• Geebo 9:00 am on January 26, 2022 Permalink | Reply
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    Dangerous scam spoofs your family’s phone number 

    By Greg Collier

    Virtual kidnapping scams have been in the news more often than usual lately. This leads us to believe there has been an increase in these harrowing incidents. Typically, in a virtual kidnapping scam, the scammers will call you and claim to have a loved one of yours hostage. They’ll then tell you they will release their hostage if you pay a ransom. The ransom is usually asked for in untraceable means like cryptocurrency, money transfer, or gift cards. Since the advent of the virtual kidnapping scam, the scammers have gotten more aggressive when approaching their victims on the phone.

    For example, a woman from the San Francisco Bay Area recently received a virtual kidnapping call that appeared to come from her mother’s phone number. The caller said he was with the woman’s mother and would harm her if a ransom wasn’t paid. The caller demanded $500 to paid through the Zelle app. After she made the first payment, the scammer demanded another payment of $400, which she paid. The scammer ended the call and the woman called her mother, who had been fine the entire time.

    This story shows a couple of disturbing things. While it’s relatively easy to spoof a phone number, this scammer specifically targeted the woman by obtaining her mother’s phone number. That means the scammer had to at least stalked the family’s social media accounts. Secondly, the scammer used the Zelle banking app to collect the ransom. With stories like this, it seems like Zelle is quickly becoming the app of choice for scammers. Zelle has been used by scammers in several other scams as well.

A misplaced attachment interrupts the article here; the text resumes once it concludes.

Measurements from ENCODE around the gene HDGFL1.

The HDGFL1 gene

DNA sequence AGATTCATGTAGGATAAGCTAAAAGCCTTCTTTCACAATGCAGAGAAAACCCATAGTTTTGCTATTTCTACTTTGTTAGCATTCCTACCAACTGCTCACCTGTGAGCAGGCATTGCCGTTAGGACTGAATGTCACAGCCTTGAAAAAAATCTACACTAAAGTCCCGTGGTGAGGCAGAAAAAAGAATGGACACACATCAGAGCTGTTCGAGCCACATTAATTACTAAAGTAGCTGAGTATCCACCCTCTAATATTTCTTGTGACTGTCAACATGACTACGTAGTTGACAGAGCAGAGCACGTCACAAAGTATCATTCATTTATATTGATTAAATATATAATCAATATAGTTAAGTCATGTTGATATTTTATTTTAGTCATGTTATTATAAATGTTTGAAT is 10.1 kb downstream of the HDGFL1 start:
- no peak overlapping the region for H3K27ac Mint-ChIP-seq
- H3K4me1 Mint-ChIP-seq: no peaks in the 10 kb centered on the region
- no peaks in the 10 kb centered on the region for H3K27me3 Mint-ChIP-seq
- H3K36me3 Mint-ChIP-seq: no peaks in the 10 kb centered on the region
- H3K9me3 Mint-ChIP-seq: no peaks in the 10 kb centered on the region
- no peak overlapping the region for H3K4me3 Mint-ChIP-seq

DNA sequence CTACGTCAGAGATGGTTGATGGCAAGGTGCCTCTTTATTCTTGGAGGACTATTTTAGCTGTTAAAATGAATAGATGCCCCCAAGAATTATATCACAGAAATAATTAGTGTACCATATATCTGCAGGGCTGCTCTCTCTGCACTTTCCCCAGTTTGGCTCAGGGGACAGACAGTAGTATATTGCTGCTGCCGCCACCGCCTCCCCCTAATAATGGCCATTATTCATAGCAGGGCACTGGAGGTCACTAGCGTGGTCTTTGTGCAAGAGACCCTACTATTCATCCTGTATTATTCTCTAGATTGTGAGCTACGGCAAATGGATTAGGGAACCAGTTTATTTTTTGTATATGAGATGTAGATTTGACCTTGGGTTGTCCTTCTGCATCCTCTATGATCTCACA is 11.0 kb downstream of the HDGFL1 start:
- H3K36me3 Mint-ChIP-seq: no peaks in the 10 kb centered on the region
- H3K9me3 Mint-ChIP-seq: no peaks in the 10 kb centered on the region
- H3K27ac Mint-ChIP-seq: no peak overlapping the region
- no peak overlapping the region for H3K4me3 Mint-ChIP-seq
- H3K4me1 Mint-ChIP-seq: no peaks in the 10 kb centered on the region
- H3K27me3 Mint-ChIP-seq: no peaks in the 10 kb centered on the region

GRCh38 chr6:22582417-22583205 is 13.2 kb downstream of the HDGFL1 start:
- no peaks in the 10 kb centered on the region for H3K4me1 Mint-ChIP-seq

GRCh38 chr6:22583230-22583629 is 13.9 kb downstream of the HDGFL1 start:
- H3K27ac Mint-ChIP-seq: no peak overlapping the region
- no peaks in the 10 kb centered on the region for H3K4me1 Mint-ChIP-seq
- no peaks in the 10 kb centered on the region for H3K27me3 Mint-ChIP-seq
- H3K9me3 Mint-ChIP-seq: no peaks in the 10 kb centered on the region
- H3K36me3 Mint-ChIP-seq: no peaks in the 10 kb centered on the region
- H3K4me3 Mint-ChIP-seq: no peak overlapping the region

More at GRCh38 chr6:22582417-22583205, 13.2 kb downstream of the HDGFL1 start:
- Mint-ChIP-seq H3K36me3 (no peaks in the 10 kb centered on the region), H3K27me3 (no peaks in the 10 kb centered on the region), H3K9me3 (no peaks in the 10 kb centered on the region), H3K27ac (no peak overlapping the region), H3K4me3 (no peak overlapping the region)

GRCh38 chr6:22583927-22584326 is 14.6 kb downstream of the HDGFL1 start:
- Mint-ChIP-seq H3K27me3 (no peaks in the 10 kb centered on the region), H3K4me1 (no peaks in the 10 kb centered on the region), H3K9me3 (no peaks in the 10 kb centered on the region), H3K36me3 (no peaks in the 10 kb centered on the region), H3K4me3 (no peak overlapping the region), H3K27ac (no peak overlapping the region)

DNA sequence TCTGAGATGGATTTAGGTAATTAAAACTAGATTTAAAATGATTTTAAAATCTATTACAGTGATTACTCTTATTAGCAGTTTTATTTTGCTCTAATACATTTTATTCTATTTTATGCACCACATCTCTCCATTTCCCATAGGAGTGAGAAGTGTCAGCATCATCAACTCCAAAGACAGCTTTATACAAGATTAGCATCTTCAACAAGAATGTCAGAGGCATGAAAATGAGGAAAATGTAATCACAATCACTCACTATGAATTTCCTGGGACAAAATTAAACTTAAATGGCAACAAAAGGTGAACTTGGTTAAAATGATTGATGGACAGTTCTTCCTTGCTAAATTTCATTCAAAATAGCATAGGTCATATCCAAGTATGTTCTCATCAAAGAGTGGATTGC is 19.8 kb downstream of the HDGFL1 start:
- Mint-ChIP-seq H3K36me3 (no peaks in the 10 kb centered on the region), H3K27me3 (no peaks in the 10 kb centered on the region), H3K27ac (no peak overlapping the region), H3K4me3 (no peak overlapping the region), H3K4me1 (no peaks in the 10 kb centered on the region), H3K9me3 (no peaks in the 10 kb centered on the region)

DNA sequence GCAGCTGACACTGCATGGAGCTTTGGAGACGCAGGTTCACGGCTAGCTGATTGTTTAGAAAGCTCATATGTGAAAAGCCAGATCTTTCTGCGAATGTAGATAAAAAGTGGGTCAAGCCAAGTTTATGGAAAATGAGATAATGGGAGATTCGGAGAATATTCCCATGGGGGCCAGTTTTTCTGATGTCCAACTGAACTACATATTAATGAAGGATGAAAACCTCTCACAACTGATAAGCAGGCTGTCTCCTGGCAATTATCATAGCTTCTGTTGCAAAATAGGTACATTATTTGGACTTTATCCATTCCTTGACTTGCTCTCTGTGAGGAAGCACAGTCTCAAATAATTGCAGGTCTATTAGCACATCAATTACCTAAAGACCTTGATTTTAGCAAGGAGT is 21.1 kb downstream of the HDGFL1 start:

As we always like to remind our readers, kidnappings for ransom, while not unheard of, are actually rare in the United States. However, when someone receives one of these phone calls, the pressure of the situation may not allow them to think rationally. If you receive one of these phone calls, the first thing you should do is try to contact the person they’ve claimed to have kidnapped. Since the scammer will try to keep you on the phone, try using another method of contacting your loved one such as text or email if another phone line is not available. These scammers will often have an accomplice posing as the hostage. If they let you speak with the person, ask them a question that only they would know. You can also set up a specific code word between you and your loved ones to verify their identity. Lastly, even if your loved one is safe, contact your local police and let them know what happened, especially if you paid money to the scammer through Zelle.

    In the past, people who have been scammed through Zelle did not get their money back. However, experts recommend that filing a police report will help when dealing with your bank.

  • Geebo 9:00 am on January 25, 2022 Permalink | Reply
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    Check washing scam hits Conn. town hard 

    Check washing scam hits Conn. town hard

    By Greg Collier